Interested in mentoring? We will hold two information sessions on Thursday, October 12th at 06:00 UTC and 21:00 UTC. Sign up to attend either information session on the etherpad.

    Applications for both mentors and mentees are open. The deadline to apply to participate in the program is October 18th.

    Share your excitement about mentoring via Twitter (@datacarpentry @swcarpentry @drkariljordan @cloudaus) with the hashtag #carpentriesmentoring.


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    Mentorship is an important part of the Carpentry experience. As Instructors, we both teach and mentor our Learners. We also mentor each other as Instructors, learning something new from each other every time we teach and interact with one another. The Mentoring Subcommittee offers guidance to new and continuing Instructors through weekly discussion sessions, where Instructors from the global Carpentry community gather to share their experiences and learn from each other. This is a fantastic opportunity to interact with other Carpentry Instructors from around the world.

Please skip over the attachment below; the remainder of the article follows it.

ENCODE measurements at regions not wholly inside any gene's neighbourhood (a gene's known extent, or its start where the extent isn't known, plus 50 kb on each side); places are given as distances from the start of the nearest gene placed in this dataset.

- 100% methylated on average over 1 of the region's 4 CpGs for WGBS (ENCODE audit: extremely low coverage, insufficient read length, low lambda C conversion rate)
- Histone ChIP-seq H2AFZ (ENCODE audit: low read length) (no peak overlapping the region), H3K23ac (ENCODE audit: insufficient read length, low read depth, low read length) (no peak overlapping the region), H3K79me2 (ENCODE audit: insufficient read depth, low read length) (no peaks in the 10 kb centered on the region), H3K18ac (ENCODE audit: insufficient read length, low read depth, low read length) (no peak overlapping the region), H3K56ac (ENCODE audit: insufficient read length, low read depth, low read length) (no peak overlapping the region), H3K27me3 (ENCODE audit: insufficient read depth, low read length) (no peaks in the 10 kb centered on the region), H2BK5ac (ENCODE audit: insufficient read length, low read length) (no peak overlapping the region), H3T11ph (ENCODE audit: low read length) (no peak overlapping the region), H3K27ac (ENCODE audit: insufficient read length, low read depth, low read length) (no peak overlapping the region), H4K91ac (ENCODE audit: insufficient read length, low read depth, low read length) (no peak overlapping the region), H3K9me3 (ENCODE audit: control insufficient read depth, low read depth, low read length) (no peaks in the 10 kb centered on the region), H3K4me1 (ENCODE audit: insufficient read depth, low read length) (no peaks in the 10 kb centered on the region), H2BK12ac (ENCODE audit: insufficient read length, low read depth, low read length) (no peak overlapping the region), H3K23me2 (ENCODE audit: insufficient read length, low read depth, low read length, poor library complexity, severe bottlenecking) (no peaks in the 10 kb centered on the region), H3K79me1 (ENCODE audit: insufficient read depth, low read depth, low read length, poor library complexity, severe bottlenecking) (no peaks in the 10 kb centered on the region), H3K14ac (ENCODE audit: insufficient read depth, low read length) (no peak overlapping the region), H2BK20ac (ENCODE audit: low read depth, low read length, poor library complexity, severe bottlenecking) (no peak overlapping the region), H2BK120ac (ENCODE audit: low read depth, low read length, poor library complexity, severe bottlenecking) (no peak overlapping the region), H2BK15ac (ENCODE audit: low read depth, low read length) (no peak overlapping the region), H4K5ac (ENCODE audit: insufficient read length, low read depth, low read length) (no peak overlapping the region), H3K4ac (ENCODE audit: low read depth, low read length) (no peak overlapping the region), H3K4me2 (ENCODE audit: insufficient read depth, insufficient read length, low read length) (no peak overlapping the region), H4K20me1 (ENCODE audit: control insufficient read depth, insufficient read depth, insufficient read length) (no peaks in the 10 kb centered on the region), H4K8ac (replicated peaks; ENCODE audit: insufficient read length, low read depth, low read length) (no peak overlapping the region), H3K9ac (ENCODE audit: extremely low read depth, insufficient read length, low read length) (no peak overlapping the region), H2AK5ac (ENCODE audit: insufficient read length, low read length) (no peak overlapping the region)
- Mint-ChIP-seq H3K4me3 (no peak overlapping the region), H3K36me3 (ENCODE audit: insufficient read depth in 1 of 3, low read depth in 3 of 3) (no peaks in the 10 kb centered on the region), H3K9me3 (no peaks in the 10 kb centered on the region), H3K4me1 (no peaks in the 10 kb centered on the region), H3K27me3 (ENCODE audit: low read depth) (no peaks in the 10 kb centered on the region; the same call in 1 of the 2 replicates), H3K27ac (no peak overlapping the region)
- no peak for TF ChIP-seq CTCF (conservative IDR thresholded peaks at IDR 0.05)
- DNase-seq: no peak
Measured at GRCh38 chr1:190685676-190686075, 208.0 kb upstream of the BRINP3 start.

Many in the Carpentry community have expressed interest in having more extensive and longer-lasting opportunities for mentorship. Based on this, we ran a pilot version of a new Mentorship Program, starting in January 2017. Nearly 100 Carpentry Instructors participated in the program, with 58 Mentees and 34 Mentors in 18 small groups. Groups were put together based on a variety of factors, including common teaching interests and geographies. These groups met once a month to discuss topics of interest to the group members and to help Mentees prepare for their first workshop.